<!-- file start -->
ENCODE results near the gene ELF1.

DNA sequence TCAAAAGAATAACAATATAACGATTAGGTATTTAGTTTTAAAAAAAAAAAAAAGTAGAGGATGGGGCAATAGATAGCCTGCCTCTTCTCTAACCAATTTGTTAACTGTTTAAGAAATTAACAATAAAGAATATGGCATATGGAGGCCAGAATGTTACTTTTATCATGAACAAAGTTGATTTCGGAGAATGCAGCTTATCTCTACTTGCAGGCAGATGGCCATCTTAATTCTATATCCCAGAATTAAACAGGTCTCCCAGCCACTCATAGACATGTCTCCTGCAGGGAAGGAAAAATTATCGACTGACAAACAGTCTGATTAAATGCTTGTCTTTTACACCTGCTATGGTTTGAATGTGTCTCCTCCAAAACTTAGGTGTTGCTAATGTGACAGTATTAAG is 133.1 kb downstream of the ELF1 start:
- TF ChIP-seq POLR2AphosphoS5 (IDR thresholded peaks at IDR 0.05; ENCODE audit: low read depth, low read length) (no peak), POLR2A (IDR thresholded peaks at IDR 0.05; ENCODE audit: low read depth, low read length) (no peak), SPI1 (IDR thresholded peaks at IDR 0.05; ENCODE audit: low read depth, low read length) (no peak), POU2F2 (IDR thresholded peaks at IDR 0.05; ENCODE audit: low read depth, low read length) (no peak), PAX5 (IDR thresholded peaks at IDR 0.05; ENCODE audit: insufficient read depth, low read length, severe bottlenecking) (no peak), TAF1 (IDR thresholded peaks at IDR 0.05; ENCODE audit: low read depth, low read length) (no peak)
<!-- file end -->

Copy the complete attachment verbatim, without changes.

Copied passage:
ENCODE results near the gene ELF1.

DNA sequence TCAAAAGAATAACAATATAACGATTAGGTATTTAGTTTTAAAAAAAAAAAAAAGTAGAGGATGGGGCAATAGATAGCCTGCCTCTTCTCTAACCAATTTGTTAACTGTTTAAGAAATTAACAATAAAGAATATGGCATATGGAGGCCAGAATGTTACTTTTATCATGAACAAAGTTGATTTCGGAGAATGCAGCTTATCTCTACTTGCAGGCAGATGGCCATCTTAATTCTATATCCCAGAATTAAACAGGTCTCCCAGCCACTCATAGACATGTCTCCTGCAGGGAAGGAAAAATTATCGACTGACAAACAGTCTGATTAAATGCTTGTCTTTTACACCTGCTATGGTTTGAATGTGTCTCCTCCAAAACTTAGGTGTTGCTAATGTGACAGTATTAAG is 133.1 kb downstream of the ELF1 start:
- TF ChIP-seq POLR2AphosphoS5 (IDR thresholded peaks at IDR 0.05; ENCODE audit: low read depth, low read length) (no peak), POLR2A (IDR thresholded peaks at IDR 0.05; ENCODE audit: low read depth, low read length) (no peak), SPI1 (IDR thresholded peaks at IDR 0.05; ENCODE audit: low read depth, low read length) (no peak), POU2F2 (IDR thresholded peaks at IDR 0.05; ENCODE audit: low read depth, low read length) (no peak), PAX5 (IDR thresholded peaks at IDR 0.05; ENCODE audit: insufficient read depth, low read length, severe bottlenecking) (no peak), TAF1 (IDR thresholded peaks at IDR 0.05; ENCODE audit: low read depth, low read length) (no peak)